This is an advertisement board for an Izakaya which I spotted on the way to my hotel. This is not an advertisement for the store or anything of the like, because I didn't even have the time to visit this store due to how packed my school schedule was. Even so, I can't deny that I got really tempted then to just leave my luggage aside and enter that store there and then -- for that price and that visual appeal of the different kinds of food. Not to mention that I always had something for sake and those sake bottles were really, really tempting me quite badly.
Nevertheless, temptation exist to be resisted and I plodded faster along the road to my hotel. It gets darker much earlier in Hakodate than in Tokyo, and I knew that I was going to be quite tired that night from all the travelling!
Dinner was at Tsugaruya Shokudo, and what I had was Kake Udon, which is just plain udon with little-to-no seasoning for the broth. Kake udon is my to-go dish for tired nights when I don't really feel like chewing much, and I must say that this definitely does not disappoint! The single female chef dressed in home clothes with an apron (no, I don't have a picture of her) is definitely the image of a mother in this eatery as she whips out dish after dish of home-cooked food.
The tea is amazing, with a light floral fragrance lingering behind every sip. It's free to refill, and how the tea always runs out is clearly another indication of how much it's favored!
Another good thing about this place is the temperature. It's set around nearly 26, which is a nice toasty warmth compared to the brutal cold windy climate outside the store. It sets a nice comfortable ambiance to the eatery and while it might not look like the best place to dine at from the outside, it certainly lives up to its name as a cheap and good eatery, so I urge all of you who plan or are in Hakodate to give it a try!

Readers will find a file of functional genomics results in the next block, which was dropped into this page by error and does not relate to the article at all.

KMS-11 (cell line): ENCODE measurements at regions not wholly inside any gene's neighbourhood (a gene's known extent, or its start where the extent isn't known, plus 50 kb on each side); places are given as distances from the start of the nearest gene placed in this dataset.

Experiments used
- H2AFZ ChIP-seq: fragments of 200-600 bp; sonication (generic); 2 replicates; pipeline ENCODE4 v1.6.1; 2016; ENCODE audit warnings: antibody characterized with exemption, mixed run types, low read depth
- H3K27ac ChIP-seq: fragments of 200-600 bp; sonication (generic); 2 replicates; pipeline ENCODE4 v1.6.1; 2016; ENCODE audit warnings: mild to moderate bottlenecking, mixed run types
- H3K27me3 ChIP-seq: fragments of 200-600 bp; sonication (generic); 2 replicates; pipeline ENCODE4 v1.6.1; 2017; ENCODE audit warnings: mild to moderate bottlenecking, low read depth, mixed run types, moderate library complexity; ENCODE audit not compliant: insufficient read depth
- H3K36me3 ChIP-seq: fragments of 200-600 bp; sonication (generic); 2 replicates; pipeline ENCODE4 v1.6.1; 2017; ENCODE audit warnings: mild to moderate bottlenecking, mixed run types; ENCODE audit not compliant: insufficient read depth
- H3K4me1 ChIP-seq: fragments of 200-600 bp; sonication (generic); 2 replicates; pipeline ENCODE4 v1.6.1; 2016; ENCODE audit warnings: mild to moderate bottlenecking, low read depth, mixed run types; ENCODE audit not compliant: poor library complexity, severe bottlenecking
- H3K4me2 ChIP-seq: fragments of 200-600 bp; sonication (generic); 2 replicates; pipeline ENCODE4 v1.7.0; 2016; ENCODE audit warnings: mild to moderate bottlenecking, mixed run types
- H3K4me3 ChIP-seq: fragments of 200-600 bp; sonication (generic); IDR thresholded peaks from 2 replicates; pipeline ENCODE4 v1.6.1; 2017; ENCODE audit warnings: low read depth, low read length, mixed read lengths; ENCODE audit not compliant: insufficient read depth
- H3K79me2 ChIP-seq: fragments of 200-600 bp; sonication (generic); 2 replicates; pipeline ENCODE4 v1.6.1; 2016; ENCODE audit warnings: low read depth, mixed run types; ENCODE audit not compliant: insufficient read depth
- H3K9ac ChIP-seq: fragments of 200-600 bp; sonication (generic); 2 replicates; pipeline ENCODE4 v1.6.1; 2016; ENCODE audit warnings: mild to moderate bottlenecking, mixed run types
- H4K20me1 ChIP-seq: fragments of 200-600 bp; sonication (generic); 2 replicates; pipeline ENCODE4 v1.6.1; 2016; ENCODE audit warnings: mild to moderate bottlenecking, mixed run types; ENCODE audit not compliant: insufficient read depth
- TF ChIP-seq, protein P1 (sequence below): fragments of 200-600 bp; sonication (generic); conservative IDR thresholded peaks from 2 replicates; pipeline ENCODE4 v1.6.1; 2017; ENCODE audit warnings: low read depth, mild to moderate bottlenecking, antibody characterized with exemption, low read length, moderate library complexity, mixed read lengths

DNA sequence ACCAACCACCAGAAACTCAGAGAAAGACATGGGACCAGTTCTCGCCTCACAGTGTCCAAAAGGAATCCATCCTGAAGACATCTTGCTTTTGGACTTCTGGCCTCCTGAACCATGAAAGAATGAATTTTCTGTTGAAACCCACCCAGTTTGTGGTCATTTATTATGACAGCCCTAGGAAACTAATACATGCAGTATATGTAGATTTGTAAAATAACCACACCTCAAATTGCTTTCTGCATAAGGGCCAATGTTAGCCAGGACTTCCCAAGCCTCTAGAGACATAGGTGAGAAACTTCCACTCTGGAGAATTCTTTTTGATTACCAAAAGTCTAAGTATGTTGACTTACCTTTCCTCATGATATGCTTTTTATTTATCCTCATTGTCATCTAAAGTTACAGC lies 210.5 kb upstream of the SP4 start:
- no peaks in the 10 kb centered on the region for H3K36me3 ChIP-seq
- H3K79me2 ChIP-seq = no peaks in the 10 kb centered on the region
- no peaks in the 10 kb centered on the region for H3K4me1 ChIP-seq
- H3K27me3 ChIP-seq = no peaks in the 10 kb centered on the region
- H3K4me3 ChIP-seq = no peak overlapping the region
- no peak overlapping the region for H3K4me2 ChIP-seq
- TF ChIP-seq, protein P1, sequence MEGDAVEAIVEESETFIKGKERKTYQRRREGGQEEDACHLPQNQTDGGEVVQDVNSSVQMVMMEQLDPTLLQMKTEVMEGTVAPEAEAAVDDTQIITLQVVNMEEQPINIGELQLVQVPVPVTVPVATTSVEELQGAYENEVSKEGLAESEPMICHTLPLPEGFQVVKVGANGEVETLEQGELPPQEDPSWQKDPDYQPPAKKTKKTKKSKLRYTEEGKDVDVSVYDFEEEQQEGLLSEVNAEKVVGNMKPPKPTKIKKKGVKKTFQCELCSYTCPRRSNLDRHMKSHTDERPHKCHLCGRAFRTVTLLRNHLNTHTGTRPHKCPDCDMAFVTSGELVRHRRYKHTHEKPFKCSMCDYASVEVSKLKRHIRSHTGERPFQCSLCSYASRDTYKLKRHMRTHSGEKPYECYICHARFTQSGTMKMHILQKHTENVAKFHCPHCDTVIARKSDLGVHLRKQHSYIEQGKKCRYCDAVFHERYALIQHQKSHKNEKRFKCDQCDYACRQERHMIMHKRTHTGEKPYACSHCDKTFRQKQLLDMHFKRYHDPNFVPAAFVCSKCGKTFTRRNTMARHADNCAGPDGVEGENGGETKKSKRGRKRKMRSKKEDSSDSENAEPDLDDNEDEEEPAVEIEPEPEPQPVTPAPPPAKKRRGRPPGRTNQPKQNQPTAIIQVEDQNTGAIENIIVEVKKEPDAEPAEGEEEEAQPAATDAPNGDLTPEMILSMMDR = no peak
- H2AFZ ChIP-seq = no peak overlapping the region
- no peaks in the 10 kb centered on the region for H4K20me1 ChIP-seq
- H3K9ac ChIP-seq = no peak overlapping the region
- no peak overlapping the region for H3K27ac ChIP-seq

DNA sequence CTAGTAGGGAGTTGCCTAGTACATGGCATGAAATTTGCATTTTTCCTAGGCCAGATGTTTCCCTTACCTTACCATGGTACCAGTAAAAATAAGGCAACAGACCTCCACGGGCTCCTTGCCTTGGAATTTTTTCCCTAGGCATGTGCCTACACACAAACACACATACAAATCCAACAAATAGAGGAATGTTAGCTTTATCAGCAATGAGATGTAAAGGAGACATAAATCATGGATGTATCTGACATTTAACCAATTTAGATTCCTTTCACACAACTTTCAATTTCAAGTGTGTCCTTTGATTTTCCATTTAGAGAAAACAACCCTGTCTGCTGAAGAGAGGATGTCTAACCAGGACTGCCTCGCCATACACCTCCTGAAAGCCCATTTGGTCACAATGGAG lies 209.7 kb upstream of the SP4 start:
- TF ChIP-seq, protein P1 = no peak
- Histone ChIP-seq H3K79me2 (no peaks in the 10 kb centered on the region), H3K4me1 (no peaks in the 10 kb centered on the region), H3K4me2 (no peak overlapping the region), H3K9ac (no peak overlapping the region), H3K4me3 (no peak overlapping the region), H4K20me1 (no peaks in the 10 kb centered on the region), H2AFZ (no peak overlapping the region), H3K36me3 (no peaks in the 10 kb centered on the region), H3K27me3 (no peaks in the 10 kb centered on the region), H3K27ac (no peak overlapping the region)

After dinner, I decided to check out the drugstore opposite my hotel to see if there are any good milk that I could pick up. If you know, Hokkaido is famous for its milk and corn, so those are a must-try when I'm in the area. Right at the entrance of the drugstore was this Osomatsu gashapon greeting me. Glad to see that it's so famous here as well?
I secured my source of water and milk, from the store, of which I didn't take pictures of either, I finally headed back to my hotel for the night. Stores at Hakodate close very early (at about 7pm) which is such a pity because I end classes at about 5 or 6pm daily and that would limit my shopping choices quite a bit.,.
Putting that unhappiness aside, I managed to get into the onsen at my hotel at about 8:30pm, where there was no one inside. I literally had the whole bath to myself and there was absolutely no need to feel any form of embarrassment because there was literally no one in the entire place except myself! But it did feel a little awkward after a while when I heard nothing else but the water sounds which I was making, so I left the onsen a little sooner than I would usually have.
For Day 4's update, I would be sharing the details and some of my pictures about Hakodate Bay area and Goryokaku Tower, both of which are really popular tourist spots! The Bay area is filled with good food and numerous cute products for shoppers while Goryokaku Tower has a more gift-orientated souvenir shop and a nice long historic linkage with the Bakufu, which they love emphasizing.
Stay tuned for Day 4's update!
From Your Fellow Japan Fan,
Day 5 (Part I) | Day 5 (Part II)